Refers to the practice of using a single theme to teach a variety of subjects. It also refers to a interdisciplinary curriculum, which combines several school subjects into one project.
Bringing two or more subject areas together in a teaching unit to connect content and provide additional meaning for students. For example, American history and American literature could be taught together in a unit on the Civil War.
addressing, in one learning episode, competencies in more than one curricular area; it does not rely on artificial categorization of science knowledge.
The uniting of two or more curriculum areas through clearly defined outcomes in order to meet the common needs of all learners. Consciously applying common methodology and language from more than one discipline to examine a central theme, issue, problem, topic, or experience with the goal of practical application.(See also Cross-disciplinary and Curriculum)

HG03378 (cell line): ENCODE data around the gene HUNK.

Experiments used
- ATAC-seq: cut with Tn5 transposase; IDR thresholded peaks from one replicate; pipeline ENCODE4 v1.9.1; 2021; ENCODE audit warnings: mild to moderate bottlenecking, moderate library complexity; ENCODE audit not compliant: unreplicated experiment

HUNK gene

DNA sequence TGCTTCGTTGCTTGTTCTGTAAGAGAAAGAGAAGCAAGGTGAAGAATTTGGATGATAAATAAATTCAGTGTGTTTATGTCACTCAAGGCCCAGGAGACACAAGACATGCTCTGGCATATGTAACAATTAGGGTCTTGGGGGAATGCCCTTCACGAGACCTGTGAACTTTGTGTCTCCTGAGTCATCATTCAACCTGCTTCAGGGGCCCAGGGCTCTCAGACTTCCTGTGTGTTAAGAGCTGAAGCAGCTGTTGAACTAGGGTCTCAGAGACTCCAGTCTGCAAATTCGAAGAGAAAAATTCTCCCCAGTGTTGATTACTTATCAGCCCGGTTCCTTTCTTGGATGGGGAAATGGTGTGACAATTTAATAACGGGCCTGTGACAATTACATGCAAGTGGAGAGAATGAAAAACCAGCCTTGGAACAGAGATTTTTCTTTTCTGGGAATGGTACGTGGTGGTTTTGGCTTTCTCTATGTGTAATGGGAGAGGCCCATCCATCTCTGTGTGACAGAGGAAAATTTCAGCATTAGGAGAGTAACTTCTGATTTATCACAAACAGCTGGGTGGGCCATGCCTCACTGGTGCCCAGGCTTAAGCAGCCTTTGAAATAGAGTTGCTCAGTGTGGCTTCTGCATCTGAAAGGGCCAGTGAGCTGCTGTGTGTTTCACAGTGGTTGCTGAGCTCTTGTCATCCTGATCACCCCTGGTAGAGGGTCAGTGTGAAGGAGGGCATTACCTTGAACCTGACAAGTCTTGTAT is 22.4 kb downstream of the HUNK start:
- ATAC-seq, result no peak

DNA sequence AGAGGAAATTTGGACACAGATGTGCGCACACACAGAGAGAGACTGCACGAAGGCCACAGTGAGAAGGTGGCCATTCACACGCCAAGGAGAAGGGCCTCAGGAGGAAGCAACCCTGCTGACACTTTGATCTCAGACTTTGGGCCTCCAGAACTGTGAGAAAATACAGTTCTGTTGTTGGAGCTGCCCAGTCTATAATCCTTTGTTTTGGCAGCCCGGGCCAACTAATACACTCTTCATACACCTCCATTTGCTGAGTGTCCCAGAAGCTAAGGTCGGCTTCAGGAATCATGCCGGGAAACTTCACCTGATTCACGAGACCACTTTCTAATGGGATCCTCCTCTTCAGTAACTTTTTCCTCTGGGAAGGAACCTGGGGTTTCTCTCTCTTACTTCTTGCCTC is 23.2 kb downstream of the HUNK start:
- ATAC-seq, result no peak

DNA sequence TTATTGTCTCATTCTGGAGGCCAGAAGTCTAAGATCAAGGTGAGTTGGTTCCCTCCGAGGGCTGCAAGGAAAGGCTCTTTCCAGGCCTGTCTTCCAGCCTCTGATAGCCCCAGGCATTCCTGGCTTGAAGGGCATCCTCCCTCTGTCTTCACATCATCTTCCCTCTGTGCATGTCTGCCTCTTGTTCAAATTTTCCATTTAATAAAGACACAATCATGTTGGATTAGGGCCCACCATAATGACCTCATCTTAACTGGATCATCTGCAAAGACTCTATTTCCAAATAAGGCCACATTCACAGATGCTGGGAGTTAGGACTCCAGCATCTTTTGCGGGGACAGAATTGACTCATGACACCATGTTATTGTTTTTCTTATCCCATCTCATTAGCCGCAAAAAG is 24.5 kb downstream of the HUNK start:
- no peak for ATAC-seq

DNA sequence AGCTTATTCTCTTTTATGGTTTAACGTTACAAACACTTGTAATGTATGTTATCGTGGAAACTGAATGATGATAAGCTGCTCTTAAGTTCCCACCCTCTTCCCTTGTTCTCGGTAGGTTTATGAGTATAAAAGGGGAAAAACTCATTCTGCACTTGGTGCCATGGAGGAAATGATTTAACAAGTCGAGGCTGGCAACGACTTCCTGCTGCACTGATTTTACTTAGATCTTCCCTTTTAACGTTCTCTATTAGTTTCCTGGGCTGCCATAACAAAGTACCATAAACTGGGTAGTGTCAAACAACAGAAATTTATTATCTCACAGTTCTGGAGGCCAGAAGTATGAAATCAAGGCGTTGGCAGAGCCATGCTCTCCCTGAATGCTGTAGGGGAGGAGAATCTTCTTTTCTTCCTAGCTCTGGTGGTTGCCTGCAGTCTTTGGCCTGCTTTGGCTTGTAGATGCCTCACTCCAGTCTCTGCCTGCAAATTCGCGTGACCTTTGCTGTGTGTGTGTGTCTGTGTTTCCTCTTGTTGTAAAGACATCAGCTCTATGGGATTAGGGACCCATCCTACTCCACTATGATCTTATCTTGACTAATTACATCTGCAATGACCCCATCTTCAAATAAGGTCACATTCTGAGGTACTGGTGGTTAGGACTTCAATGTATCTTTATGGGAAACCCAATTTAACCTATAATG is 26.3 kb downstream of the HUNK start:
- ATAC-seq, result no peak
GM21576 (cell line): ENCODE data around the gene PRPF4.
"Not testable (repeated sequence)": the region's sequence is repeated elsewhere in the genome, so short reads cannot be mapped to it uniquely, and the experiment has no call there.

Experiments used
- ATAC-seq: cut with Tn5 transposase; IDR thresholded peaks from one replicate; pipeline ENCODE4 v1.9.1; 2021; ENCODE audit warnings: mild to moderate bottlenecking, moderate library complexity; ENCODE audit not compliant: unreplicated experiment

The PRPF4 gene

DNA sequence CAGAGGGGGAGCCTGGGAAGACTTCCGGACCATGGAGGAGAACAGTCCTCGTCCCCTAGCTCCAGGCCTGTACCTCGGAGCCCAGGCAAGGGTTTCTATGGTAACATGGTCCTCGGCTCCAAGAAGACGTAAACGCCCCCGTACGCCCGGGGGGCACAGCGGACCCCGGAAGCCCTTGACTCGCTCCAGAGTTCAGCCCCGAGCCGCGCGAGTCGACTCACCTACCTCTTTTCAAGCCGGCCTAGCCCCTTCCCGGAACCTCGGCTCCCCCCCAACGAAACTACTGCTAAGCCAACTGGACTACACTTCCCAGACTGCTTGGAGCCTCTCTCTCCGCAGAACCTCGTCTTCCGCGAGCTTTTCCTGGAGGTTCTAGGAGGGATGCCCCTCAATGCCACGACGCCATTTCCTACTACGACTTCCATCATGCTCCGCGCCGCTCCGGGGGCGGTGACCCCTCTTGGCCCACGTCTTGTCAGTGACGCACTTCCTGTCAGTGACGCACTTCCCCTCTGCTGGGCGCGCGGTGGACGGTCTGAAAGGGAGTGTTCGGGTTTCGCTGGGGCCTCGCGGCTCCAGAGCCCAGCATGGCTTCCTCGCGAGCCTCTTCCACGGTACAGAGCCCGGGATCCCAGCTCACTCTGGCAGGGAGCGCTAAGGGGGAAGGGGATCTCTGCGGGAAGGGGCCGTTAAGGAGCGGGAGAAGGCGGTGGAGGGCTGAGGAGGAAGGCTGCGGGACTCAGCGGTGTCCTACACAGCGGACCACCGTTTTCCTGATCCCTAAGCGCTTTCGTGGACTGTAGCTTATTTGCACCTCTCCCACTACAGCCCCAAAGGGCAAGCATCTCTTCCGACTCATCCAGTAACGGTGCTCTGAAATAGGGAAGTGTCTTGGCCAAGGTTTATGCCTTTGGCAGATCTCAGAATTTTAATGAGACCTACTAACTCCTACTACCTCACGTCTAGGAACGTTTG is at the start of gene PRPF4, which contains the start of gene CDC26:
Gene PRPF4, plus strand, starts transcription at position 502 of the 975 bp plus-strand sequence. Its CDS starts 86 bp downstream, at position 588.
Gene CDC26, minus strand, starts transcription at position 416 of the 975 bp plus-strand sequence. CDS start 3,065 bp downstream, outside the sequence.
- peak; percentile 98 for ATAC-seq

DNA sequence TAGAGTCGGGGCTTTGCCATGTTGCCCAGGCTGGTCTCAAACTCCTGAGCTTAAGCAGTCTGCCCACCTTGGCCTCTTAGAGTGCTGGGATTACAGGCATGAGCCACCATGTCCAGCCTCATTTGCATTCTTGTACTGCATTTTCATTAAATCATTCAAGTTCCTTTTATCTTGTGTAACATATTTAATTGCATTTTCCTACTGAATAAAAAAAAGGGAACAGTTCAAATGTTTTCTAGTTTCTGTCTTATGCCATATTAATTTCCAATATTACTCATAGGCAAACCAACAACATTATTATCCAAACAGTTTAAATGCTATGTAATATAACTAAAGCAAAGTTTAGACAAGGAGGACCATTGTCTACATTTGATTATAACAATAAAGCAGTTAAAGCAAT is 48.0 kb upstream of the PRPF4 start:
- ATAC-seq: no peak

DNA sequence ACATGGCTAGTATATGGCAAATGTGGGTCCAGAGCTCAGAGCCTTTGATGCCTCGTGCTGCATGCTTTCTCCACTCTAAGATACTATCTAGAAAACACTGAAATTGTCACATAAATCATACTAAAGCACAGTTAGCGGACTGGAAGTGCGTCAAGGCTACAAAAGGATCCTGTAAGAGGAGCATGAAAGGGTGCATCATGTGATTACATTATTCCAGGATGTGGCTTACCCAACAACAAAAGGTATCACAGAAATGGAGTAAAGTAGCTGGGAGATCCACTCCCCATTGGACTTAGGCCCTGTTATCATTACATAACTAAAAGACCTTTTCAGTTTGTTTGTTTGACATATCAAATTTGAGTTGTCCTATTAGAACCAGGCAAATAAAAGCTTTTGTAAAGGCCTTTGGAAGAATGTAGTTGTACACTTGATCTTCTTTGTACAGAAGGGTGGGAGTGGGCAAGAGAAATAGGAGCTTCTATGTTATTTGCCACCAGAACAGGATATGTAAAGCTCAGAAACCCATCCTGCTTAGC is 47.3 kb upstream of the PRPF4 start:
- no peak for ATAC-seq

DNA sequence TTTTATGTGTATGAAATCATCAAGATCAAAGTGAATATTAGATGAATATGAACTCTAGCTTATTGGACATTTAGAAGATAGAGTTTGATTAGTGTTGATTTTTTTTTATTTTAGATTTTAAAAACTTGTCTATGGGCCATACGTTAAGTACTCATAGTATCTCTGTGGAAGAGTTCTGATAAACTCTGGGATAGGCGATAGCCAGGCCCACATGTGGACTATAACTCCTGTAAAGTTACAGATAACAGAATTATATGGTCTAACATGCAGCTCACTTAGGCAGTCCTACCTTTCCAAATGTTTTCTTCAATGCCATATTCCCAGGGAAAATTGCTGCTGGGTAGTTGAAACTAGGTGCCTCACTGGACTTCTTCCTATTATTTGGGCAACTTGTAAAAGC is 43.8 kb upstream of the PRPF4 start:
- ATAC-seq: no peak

Unites all curricula through clearly defined outcomes in order to meet the common needs of all learners.
The teaching of academic and career or technical subject matter in a manner that emphasizes relationships between the disciplines. Integrated curriculum may take many forms, ranging from the simple introduction of academics into traditional technical courses to comprehensive programs that organize all instruction around career major themes.
A type of curriculum that includes goals and objectives from more than one discipline (i.e., Math and Social Studies, Science and Math, etc.). This approach to curriculum recognizes that knowledge is interconnected and that singlesubject disciplines are artificial boundaries in learning.